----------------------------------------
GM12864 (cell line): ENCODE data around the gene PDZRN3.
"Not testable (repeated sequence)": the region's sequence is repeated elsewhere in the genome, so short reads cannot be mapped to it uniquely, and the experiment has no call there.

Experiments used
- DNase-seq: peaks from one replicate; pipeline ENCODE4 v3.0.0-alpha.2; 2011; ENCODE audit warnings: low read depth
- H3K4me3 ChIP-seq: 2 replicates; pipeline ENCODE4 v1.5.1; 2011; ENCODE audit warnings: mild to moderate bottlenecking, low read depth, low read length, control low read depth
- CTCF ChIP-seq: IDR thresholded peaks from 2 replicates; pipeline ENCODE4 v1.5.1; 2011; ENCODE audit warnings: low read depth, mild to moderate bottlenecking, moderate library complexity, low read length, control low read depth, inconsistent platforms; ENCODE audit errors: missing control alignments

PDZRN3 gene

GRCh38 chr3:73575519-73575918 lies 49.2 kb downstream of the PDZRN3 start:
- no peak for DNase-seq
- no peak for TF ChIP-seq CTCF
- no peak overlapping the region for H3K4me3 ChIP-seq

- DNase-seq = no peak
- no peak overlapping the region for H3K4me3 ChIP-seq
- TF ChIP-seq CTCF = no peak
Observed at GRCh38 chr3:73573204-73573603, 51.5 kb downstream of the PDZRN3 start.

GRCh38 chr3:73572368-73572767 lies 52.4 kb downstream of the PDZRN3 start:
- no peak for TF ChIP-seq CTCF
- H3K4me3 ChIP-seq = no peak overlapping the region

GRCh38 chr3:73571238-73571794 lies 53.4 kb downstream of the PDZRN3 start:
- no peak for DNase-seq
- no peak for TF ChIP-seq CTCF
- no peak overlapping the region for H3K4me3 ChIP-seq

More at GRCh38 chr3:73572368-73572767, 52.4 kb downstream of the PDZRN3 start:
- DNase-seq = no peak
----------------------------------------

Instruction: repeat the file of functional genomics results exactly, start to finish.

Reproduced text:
GM12864 (cell line): ENCODE data around the gene PDZRN3.
"Not testable (repeated sequence)": the region's sequence is repeated elsewhere in the genome, so short reads cannot be mapped to it uniquely, and the experiment has no call there.

Experiments used
- DNase-seq: peaks from one replicate; pipeline ENCODE4 v3.0.0-alpha.2; 2011; ENCODE audit warnings: low read depth
- H3K4me3 ChIP-seq: 2 replicates; pipeline ENCODE4 v1.5.1; 2011; ENCODE audit warnings: mild to moderate bottlenecking, low read depth, low read length, control low read depth
- CTCF ChIP-seq: IDR thresholded peaks from 2 replicates; pipeline ENCODE4 v1.5.1; 2011; ENCODE audit warnings: low read depth, mild to moderate bottlenecking, moderate library complexity, low read length, control low read depth, inconsistent platforms; ENCODE audit errors: missing control alignments

PDZRN3 gene

GRCh38 chr3:73575519-73575918 lies 49.2 kb downstream of the PDZRN3 start:
- no peak for DNase-seq
- no peak for TF ChIP-seq CTCF
- no peak overlapping the region for H3K4me3 ChIP-seq

- DNase-seq = no peak
- no peak overlapping the region for H3K4me3 ChIP-seq
- TF ChIP-seq CTCF = no peak
Observed at GRCh38 chr3:73573204-73573603, 51.5 kb downstream of the PDZRN3 start.

GRCh38 chr3:73572368-73572767 lies 52.4 kb downstream of the PDZRN3 start:
- no peak for TF ChIP-seq CTCF
- H3K4me3 ChIP-seq = no peak overlapping the region

GRCh38 chr3:73571238-73571794 lies 53.4 kb downstream of the PDZRN3 start:
- no peak for DNase-seq
- no peak for TF ChIP-seq CTCF
- no peak overlapping the region for H3K4me3 ChIP-seq

More at GRCh38 chr3:73572368-73572767, 52.4 kb downstream of the PDZRN3 start:
- DNase-seq = no peak